Trump Call for Voting Twice Sparks Warning From State Official
(Bloomberg) -- North Carolina’s top elections official warned voters against trying to vote twice after President Donald Trump encouraged people who mail in their ballots for November’s election to also go to the polls on Election Day.
Karen Brinson Bell, the executive director of North Carolina State Board of Elections, issued a long statement on Thursday warning that “it is illegal to vote twice in an election” and asked mail-in voters to verify their ballot was received without showing up in person on Nov. 3.
Trump, during a Wednesday visit to Wilmington, North Carolina, told supporters, “If you get the unsolicited ballots, send it in and then go make sure it counted and if it doesn’t tabulate, you vote. You just vote, and then if they tabulate it very late, they’ll see you voted and it won’t count.”
“Send it in early and then go and vote,” Trump added. “And if it’s not tabulated, you vote and the vote is going to count.”
The president’s suggestion marks the latest salvo in his denunciation of mail-in voting, an option expected to be used by far more Americans during the coronavirus pandemic. He argues, without substantiation, that voting by mail carries a risk of fraud and would put his Republican Party at a disadvantage.
Trump elaborated on his remarks Thursday in a series of tweets, telling voters to “go to your Polling Place to see whether or not your Mail In Vote has been Tabulated (Counted). If it has you will not be able to Vote & the Mail In System worked properly. If it has not been Counted, VOTE (which is a citizen’s right to do).”
Facebook and Twitter each posted notices on Trump’s social media posts.
“Voting by mail has a long history of trustworthiness in the US and the same is predicted this year,” Facebook said in the notice appended to Trump’s post.
Twitter covered two of Trump’s three tweets about voting by mail with notices saying they “violated the Twitter Rules about civic and election integrity,” but allowed users to click a link to view the posts.
Bell, the North Carolina official, outlined precautions against double-voting already built into the state’s election system, and said voters can check to see whether their mail-in ballots have been received without leaving their homes.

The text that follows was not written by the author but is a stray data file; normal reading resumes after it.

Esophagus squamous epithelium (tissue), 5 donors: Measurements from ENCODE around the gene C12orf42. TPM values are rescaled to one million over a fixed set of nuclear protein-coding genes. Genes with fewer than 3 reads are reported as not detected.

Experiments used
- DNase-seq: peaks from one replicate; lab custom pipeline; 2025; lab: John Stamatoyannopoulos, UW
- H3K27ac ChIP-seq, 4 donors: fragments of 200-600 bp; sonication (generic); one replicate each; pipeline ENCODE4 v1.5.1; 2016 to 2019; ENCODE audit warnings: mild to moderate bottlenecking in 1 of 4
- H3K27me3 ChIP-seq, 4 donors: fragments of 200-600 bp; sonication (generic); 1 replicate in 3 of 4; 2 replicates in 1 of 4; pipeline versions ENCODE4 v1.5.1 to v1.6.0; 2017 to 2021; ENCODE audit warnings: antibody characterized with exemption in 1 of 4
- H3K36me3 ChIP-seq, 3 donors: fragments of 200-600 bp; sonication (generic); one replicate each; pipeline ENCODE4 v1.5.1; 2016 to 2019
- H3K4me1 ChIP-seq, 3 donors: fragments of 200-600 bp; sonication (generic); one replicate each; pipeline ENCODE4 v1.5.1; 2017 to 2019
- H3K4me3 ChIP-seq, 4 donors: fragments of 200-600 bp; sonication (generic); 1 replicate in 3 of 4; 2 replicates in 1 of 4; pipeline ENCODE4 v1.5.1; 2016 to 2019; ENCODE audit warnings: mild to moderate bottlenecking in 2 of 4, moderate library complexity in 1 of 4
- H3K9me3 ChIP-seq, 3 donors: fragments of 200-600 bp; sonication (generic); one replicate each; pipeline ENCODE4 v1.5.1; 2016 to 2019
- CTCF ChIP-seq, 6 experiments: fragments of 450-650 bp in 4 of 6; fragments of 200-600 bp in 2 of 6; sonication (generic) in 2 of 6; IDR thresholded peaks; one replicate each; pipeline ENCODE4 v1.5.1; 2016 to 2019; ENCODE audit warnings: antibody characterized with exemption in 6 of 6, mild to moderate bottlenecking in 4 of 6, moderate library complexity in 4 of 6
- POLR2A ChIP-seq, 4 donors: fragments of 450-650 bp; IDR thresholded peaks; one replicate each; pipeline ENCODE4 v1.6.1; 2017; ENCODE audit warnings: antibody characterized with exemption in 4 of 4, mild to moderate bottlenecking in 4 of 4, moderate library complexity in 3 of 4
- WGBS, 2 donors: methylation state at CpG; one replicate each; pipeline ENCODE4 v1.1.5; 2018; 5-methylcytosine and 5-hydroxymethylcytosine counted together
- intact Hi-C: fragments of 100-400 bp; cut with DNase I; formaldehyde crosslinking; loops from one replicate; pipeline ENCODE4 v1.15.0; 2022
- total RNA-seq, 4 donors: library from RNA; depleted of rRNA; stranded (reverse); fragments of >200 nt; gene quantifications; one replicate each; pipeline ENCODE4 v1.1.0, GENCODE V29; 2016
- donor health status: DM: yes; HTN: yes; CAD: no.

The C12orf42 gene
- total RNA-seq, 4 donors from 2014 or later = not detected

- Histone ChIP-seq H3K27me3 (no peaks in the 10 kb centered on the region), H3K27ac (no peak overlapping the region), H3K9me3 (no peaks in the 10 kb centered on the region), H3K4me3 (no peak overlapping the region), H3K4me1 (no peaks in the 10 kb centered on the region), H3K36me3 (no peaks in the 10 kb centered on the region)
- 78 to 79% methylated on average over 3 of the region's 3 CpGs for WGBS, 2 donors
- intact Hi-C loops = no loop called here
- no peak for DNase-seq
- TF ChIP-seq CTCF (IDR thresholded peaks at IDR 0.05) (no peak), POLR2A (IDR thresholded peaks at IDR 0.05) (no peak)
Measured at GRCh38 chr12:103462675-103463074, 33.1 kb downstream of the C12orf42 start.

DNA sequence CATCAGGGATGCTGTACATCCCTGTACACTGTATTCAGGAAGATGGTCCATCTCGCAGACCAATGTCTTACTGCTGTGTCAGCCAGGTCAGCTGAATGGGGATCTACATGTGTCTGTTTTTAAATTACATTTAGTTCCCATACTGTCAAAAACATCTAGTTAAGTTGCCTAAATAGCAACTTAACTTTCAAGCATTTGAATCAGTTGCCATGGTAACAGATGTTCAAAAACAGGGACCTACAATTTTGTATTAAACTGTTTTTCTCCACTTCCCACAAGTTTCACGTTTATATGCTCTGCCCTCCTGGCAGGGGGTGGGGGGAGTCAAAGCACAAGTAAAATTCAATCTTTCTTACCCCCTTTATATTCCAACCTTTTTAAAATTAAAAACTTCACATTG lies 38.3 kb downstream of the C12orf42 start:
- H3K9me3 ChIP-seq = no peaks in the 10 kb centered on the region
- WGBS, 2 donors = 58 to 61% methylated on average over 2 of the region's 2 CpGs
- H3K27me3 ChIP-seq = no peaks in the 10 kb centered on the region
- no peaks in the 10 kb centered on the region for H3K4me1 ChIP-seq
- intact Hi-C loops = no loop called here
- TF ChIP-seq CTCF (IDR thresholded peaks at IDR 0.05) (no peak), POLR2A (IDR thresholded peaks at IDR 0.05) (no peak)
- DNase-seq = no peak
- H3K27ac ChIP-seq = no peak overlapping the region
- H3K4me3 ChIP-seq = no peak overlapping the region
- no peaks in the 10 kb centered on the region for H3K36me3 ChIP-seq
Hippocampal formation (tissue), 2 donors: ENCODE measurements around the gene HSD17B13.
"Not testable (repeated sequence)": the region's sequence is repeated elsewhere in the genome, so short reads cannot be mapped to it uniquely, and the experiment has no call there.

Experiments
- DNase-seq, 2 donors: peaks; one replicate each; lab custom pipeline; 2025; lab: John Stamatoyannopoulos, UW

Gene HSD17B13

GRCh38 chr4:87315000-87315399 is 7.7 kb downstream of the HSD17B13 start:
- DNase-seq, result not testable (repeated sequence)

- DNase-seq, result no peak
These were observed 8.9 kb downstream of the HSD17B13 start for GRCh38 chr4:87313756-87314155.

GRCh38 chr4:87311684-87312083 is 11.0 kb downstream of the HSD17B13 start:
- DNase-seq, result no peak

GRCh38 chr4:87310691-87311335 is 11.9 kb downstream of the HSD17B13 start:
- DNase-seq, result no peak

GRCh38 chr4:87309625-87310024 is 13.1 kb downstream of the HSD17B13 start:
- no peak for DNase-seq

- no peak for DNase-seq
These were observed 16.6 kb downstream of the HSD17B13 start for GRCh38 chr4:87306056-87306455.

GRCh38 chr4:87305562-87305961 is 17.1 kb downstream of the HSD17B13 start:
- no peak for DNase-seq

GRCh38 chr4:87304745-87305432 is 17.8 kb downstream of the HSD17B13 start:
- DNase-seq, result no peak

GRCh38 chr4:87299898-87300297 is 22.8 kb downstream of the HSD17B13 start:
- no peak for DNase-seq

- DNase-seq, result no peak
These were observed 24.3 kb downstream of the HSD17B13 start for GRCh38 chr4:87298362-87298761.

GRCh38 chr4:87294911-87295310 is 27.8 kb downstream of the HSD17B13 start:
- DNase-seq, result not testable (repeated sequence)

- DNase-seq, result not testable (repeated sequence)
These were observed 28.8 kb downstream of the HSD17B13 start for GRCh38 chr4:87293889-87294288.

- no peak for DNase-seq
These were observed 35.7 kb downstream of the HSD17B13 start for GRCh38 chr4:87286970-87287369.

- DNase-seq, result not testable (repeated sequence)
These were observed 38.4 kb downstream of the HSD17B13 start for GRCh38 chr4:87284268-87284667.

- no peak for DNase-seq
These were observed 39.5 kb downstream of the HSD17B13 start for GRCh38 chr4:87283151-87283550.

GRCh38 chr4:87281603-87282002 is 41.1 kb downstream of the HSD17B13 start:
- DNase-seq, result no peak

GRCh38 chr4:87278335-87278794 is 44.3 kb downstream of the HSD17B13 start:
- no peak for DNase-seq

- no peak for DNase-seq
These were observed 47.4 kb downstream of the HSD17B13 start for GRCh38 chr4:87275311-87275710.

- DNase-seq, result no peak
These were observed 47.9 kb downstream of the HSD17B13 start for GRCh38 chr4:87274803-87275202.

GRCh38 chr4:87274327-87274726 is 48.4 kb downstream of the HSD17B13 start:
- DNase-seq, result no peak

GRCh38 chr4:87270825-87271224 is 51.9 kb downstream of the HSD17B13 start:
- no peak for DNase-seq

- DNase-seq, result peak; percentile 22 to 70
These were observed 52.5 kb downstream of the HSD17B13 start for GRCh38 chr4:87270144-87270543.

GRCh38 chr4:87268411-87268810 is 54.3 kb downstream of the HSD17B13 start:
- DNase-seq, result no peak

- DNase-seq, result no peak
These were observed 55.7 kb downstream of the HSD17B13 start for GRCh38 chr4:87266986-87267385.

The state will launch a system called “BallotTrax” within days that will allow voters to track their ballots through the mail “and confirm receipt by the county board of elections, much like they can track their online order or pizza delivery,” she said.
“The State Board office strongly discourages people from showing up at the polls on Election Day to check whether their absentee ballot was counted,” she said. “That is not necessary, and it would lead to longer lines and the possibility of spreading Covid-19.”
North Carolina allows provisional voting, a process in which voters can cast a ballot that’s only counted after elections officials investigate their eligibility and whether they’ve already voted. Trump didn’t specifically mention provisional voting in his remarks or tweets.
While Trump won North Carolina in 2016, a Fox News poll released on Wednesday had his Democratic opponent, Joe Biden, ahead in the state, 50% to 46%. Biden leads Trump by 2 percentage points in a Monmouth University poll of North Carolina voters released Thursday.
White House Press Secretary Kayleigh McEnany downplayed the president’s remarks.
“The president is not suggesting anyone do anything unlawful. What he said very clearly there is: Make sure your vote is tabulated, and if it is not, then vote,” she told Fox News on Thursday. “What this president is saying is: Verify your vote.”
In an interview with CNN on Wednesday, U.S. Attorney General William Barr said state and local officials were “playing with fire” if they sent out tens of thousands of mail-in ballots for the election.
“We haven’t had the kind of widespread use of mail-in ballots that’s being proposed,” Barr said. “Now what we’re talking about is mailing them to everyone on the voter list when everyone knows those voter lists are inaccurate.”
He offered no evidence for his assertions.
For years, some Republicans have been raising alarms about widespread voter fraud in the U.S., despite a lack of evidence, and they have used those warnings to promote state laws that require people to show identification at polling places and other restrictions.
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